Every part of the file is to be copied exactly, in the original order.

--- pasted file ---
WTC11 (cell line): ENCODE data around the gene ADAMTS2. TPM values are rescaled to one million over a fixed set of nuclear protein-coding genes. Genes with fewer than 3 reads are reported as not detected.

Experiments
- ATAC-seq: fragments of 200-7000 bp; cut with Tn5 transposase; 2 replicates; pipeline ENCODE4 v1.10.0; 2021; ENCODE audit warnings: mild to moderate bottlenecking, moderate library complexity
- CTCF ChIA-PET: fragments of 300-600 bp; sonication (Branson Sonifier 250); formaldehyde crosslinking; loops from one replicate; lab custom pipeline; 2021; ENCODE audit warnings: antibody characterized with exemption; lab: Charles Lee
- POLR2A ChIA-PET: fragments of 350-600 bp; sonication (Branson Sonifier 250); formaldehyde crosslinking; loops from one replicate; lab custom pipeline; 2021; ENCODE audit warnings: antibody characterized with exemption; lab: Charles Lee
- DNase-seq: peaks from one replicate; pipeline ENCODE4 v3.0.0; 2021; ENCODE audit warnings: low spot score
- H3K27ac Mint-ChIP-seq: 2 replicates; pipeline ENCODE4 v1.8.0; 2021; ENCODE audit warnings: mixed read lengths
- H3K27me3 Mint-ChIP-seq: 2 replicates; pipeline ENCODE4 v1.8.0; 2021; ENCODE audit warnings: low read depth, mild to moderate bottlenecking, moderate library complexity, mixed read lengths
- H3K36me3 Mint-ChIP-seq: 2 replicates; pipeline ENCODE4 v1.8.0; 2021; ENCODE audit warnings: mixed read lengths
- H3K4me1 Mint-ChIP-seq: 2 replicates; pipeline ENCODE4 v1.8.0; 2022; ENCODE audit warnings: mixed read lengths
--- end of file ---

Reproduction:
WTC11 (cell line): ENCODE data around the gene ADAMTS2. TPM values are rescaled to one million over a fixed set of nuclear protein-coding genes. Genes with fewer than 3 reads are reported as not detected.

Experiments
- ATAC-seq: fragments of 200-7000 bp; cut with Tn5 transposase; 2 replicates; pipeline ENCODE4 v1.10.0; 2021; ENCODE audit warnings: mild to moderate bottlenecking, moderate library complexity
- CTCF ChIA-PET: fragments of 300-600 bp; sonication (Branson Sonifier 250); formaldehyde crosslinking; loops from one replicate; lab custom pipeline; 2021; ENCODE audit warnings: antibody characterized with exemption; lab: Charles Lee
- POLR2A ChIA-PET: fragments of 350-600 bp; sonication (Branson Sonifier 250); formaldehyde crosslinking; loops from one replicate; lab custom pipeline; 2021; ENCODE audit warnings: antibody characterized with exemption; lab: Charles Lee
- DNase-seq: peaks from one replicate; pipeline ENCODE4 v3.0.0; 2021; ENCODE audit warnings: low spot score
- H3K27ac Mint-ChIP-seq: 2 replicates; pipeline ENCODE4 v1.8.0; 2021; ENCODE audit warnings: mixed read lengths
- H3K27me3 Mint-ChIP-seq: 2 replicates; pipeline ENCODE4 v1.8.0; 2021; ENCODE audit warnings: low read depth, mild to moderate bottlenecking, moderate library complexity, mixed read lengths
- H3K36me3 Mint-ChIP-seq: 2 replicates; pipeline ENCODE4 v1.8.0; 2021; ENCODE audit warnings: mixed read lengths
- H3K4me1 Mint-ChIP-seq: 2 replicates; pipeline ENCODE4 v1.8.0; 2022; ENCODE audit warnings: mixed read lengths